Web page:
Our office is located in Atlanta, GA but that doesn’t keep us from working with clients across the entire nation.

As modern architects, we have the technology to support communicating with our clients no matter where they are.

We usually kick off a project design with nothing more than a survey and Google aerial views.  There are only two instances where it’s important for us to see the property before we begin building design.

  1.  If the property has difficult topography and we are designing a building that will need to address any hillsides.  In this instance, we’ll want to work more closely with your local Civil Engineer to make sure that the sloping grades are properly addressed in the building design.
  2.  If the building is an existing building that will be remodeled.  In this instance, we need to perform a site visit before getting started in order to document the existing building, structure, and utility systems.

These items are just different kinds of infographics that help us quantify what our clients need and want, and how all of the spaces relate to each other and the environment around them.

A simple diagram to help bring sense and order to a building program.


Diagrams are cute, but where’s the front door?

Where infographics drop off is where design development begins. Now that we’ve confirmed what we need and want and how it all works together, we can arrange it all into a practical and usable plan. We begin considering major entrance and exit elements, fire egress, accessibility, and room sizes.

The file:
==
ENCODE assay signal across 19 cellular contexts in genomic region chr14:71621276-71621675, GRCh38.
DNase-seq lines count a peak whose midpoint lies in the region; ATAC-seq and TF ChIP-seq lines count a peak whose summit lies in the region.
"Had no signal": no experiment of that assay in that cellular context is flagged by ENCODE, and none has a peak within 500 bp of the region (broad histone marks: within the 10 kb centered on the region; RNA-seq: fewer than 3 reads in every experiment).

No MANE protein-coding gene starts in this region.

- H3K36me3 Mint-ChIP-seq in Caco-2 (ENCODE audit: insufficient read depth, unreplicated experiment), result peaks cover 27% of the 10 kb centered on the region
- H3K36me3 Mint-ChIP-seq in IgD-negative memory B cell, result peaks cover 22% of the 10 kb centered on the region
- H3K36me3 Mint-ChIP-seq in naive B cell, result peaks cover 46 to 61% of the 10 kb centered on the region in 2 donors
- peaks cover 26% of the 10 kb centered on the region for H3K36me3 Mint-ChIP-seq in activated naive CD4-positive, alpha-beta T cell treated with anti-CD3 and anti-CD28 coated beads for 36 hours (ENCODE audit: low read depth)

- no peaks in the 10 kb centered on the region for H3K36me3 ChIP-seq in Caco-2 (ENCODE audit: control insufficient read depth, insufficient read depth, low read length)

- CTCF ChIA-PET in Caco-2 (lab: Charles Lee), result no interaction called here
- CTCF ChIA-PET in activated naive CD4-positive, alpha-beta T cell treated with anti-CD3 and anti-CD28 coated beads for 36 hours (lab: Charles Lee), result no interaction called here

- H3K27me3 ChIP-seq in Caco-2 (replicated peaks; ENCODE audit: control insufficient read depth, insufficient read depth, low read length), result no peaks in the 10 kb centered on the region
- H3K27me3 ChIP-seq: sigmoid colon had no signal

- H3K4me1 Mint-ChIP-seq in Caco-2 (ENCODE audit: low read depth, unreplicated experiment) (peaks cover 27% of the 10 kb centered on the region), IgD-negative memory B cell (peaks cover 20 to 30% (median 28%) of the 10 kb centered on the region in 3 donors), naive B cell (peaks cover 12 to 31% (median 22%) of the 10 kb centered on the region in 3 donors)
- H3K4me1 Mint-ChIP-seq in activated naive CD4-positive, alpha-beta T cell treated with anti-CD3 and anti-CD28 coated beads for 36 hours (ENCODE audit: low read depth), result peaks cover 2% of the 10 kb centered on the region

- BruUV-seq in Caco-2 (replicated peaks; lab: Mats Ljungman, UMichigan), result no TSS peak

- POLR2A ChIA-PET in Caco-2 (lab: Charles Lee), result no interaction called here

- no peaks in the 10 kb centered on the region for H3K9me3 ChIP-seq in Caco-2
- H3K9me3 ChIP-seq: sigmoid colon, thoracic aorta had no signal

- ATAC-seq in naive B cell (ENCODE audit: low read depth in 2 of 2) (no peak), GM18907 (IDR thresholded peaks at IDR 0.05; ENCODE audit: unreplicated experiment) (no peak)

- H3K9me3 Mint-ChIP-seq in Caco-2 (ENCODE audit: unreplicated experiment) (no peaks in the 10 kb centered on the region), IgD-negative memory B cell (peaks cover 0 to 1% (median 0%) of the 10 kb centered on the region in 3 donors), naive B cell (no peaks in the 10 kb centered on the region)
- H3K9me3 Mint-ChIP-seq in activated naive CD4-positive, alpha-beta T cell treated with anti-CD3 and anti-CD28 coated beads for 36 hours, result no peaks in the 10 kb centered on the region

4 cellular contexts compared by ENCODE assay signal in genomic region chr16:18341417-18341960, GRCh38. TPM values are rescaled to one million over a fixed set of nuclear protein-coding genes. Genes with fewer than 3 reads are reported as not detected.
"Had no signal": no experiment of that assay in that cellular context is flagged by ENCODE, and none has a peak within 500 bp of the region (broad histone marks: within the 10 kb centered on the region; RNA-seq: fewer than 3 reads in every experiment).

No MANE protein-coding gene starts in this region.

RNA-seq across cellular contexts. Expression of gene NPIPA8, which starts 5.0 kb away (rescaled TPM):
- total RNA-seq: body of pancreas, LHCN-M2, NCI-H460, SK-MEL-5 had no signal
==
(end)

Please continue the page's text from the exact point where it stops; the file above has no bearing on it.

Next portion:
Now the plan begins to take shape. This is when clients get most excited. When the idea of a building actually becomes a tangible plan with rooms, windows, doors, and volumes of light and space. It is much easier to imagine the spaces once they are drawn out as spaces.

Constant interaction with clients is key during this phase of design. Having the client as an integral part of the team allows the opportunity to test and re-prioritize configurations openly as a cohesive group working for the common good of the project.

  • Legend One

  • Legend Two

  • Legend Three


The art of construction documentation.

Sounds counter intuitive, doesn’t it? Art and Construction Documents in the same sentence. But there is an art to it. It must be organized in a way that makes sense and is readable. It must be thorough and well coordinated with engineering. It must completely describe all work to be done.

Many permit comments are clarifications for information that could not be easily located within the drawings. And pricing, whether negotiated or bid, will be incorrect if the scope of work has not been clearly and completely described within the documents.

Having a solid set of Construction Documents is labor intensive at a time when most clients are chomping at the bit to get construction started. Taking the time to document the work properly now will save everyone time in the long run. And when you save time, you save money.